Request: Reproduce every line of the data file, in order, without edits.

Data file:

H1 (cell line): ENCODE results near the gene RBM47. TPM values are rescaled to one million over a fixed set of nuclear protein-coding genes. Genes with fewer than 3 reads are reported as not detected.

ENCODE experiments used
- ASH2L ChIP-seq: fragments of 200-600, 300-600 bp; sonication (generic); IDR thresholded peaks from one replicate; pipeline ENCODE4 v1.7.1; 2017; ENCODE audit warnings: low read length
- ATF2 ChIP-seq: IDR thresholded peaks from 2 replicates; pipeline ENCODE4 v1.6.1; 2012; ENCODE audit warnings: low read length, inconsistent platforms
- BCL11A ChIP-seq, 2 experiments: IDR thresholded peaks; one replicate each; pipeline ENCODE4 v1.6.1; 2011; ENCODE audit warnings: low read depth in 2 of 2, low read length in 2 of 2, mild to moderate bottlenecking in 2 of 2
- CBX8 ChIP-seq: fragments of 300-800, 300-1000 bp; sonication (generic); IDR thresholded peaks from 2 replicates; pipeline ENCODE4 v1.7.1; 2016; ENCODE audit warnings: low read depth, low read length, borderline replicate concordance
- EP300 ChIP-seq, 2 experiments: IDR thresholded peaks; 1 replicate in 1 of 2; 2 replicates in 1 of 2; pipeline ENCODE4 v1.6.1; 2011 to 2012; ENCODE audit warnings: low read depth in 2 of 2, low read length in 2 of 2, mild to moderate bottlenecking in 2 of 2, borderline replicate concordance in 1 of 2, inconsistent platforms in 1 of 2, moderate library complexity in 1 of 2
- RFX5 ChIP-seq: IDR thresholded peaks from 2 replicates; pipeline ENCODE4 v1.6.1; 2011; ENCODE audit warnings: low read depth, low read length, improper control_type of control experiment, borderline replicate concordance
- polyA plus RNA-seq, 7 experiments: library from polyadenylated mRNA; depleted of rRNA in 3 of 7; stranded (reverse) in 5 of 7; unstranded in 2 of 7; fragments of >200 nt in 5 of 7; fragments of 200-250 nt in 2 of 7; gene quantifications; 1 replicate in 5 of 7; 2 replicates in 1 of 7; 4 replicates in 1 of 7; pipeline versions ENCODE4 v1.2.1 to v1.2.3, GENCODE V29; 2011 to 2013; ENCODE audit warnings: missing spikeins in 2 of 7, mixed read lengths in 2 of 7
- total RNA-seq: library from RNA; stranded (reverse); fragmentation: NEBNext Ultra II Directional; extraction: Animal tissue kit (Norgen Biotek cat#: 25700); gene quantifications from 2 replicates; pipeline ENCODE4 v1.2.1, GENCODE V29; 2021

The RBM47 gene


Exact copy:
H1 (cell line): ENCODE results near the gene RBM47. TPM values are rescaled to one million over a fixed set of nuclear protein-coding genes. Genes with fewer than 3 reads are reported as not detected.

ENCODE experiments used
- ASH2L ChIP-seq: fragments of 200-600, 300-600 bp; sonication (generic); IDR thresholded peaks from one replicate; pipeline ENCODE4 v1.7.1; 2017; ENCODE audit warnings: low read length
- ATF2 ChIP-seq: IDR thresholded peaks from 2 replicates; pipeline ENCODE4 v1.6.1; 2012; ENCODE audit warnings: low read length, inconsistent platforms
- BCL11A ChIP-seq, 2 experiments: IDR thresholded peaks; one replicate each; pipeline ENCODE4 v1.6.1; 2011; ENCODE audit warnings: low read depth in 2 of 2, low read length in 2 of 2, mild to moderate bottlenecking in 2 of 2
- CBX8 ChIP-seq: fragments of 300-800, 300-1000 bp; sonication (generic); IDR thresholded peaks from 2 replicates; pipeline ENCODE4 v1.7.1; 2016; ENCODE audit warnings: low read depth, low read length, borderline replicate concordance
- EP300 ChIP-seq, 2 experiments: IDR thresholded peaks; 1 replicate in 1 of 2; 2 replicates in 1 of 2; pipeline ENCODE4 v1.6.1; 2011 to 2012; ENCODE audit warnings: low read depth in 2 of 2, low read length in 2 of 2, mild to moderate bottlenecking in 2 of 2, borderline replicate concordance in 1 of 2, inconsistent platforms in 1 of 2, moderate library complexity in 1 of 2
- RFX5 ChIP-seq: IDR thresholded peaks from 2 replicates; pipeline ENCODE4 v1.6.1; 2011; ENCODE audit warnings: low read depth, low read length, improper control_type of control experiment, borderline replicate concordance
- polyA plus RNA-seq, 7 experiments: library from polyadenylated mRNA; depleted of rRNA in 3 of 7; stranded (reverse) in 5 of 7; unstranded in 2 of 7; fragments of >200 nt in 5 of 7; fragments of 200-250 nt in 2 of 7; gene quantifications; 1 replicate in 5 of 7; 2 replicates in 1 of 7; 4 replicates in 1 of 7; pipeline versions ENCODE4 v1.2.1 to v1.2.3, GENCODE V29; 2011 to 2013; ENCODE audit warnings: missing spikeins in 2 of 7, mixed read lengths in 2 of 7
- total RNA-seq: library from RNA; stranded (reverse); fragmentation: NEBNext Ultra II Directional; extraction: Animal tissue kit (Norgen Biotek cat#: 25700); gene quantifications from 2 replicates; pipeline ENCODE4 v1.2.1, GENCODE V29; 2021

The RBM47 gene